There are massages where your tired muscles are kneaded into doughy bliss, and you find yourself drifting off to sleep as the rain-forest music plays in the background. Then there are massages where you need to maintain a tight hold on your core body strength, compressing your muscles around your spine, because if you don’t then there’s a good chance one or more limbs will be torn free from their sockets, and your spine will be cracked like a bread-stick.
I recently had one of those, the second kind.
I’m in Thailand with the family this week, enjoying a lazy beach resort holiday. As part of our package, we have some free sessions in the hotel spa. I used one of those sessions on around day three, an “aroma-fusion” massage, which meant the masseuse went easy on me and my moronic sunburn which I’d managed to inflict on myself after only one day in the sun.
As my tender, rare skin faded to a more acceptable medium/well-done, Nicole and I decided to give one of the beach massage services a try. These are not part of the hotel, little shacks offering great value massages. We picked one which was 300 baht for an hour. For context, I’d pay that for a beer in a lot of Sydney bars. How could we not have one of those every day? Or two?
We couldn’t. I soon discovered why.
The massage started well. Nicole and I were face down on a platform built for two, and the masseuses began to work on our backs. Firm pressure, hitting the knots, but overall not too painful. I think my masseuse sensed my complacence, and decided to kick it up a notch. She positioned herself so that her whole body weight was channeled down her arms, through her fingers, and directly into the back of my shoulder. I’m pretty sure my shoulder isn’t supposed to rotate backwards, like some toy action figure. My masseuse — let’s call her She-Hulk — disagreed, and tried to make it so. I could hear tendons straining, muscle fibers snapping. She must have registered my silent weeping, because she let off before she could do any permanent damage.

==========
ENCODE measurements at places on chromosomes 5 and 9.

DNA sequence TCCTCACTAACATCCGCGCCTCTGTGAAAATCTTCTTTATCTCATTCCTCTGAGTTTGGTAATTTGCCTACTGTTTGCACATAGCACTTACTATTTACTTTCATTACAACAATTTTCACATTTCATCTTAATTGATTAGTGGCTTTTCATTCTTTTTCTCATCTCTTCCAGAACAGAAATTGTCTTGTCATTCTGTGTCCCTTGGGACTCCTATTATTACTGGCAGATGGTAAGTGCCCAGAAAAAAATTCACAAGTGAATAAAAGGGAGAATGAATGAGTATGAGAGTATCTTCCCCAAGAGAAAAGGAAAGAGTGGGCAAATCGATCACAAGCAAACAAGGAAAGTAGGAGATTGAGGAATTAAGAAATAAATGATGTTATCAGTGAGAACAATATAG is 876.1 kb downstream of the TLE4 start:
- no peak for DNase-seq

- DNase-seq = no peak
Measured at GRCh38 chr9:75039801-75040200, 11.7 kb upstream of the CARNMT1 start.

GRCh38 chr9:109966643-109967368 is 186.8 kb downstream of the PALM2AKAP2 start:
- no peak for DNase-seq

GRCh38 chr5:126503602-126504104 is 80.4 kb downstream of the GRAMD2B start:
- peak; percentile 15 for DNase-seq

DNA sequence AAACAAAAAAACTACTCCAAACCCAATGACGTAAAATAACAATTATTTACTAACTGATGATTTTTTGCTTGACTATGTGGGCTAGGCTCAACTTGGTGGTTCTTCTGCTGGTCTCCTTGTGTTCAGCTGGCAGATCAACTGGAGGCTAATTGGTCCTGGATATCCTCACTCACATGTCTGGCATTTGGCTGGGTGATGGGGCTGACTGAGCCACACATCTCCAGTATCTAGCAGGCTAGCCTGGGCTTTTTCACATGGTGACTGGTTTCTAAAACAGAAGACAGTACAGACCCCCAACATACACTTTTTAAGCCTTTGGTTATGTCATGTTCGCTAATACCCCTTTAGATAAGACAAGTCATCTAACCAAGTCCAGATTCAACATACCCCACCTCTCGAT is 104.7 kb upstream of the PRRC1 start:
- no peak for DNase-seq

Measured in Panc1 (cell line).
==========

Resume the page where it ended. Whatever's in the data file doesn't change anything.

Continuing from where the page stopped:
The worst part about a painful massage is knowing that a terrible symmetry must be achieved. If the masseuse tries to practice some outlawed Twister moves on your limbs, and you survive it, you can’t relax because you know the whole process is about to be repeated on the other side of your body.
After attempting to destroy my other shoulder, and thereby leave me as a disappointing hole in any future Mexican waves, She-Hulk moved down my body to the buttocks area. I thought, I can handle this. There aren’t too many nerve clusters or tendons in my arse, are there? She planted one knee against my right buttock, reached back to grab my foot, and then proceeded to ever so gently massage the back of my head, with my own heel. I think it was a local technique which roughly translates to “screaming broken white man”. What followed was a series of manipulations which must be violating some kind of humanitarian convention.
She-Hulk massaged the front of my legs while I was face-down, because apparently my hips can rotate 180 degrees. Who knew? Maybe I am an action figure. With both feet planted in the middle of my back, she would grab different sets of limbs and then see if she could get them to swap places. At one point I found myself reaching for Nicole’s hand, the way you might grab a fellow passenger’s hand if your plane suddenly goes into an uncontrolled nosedive and you think you’re all about to die.
Then, after the customary double-fisted blows to the back, an uncharacteristically meek voice said, ‘Finish.’ That was it, I survived. I hobbled away from the massage table — I think She-Hulk did manage to sprain my ankle when she tried to knock me down from a size twelve to a nine — thankful to have my life, and about eighty percent use of my legs.
We leave Thailand tomorrow, and I have to admit, I am giving serious thought to another hour-long massage in the hut of pain … because it’s the cost of a freaking beer!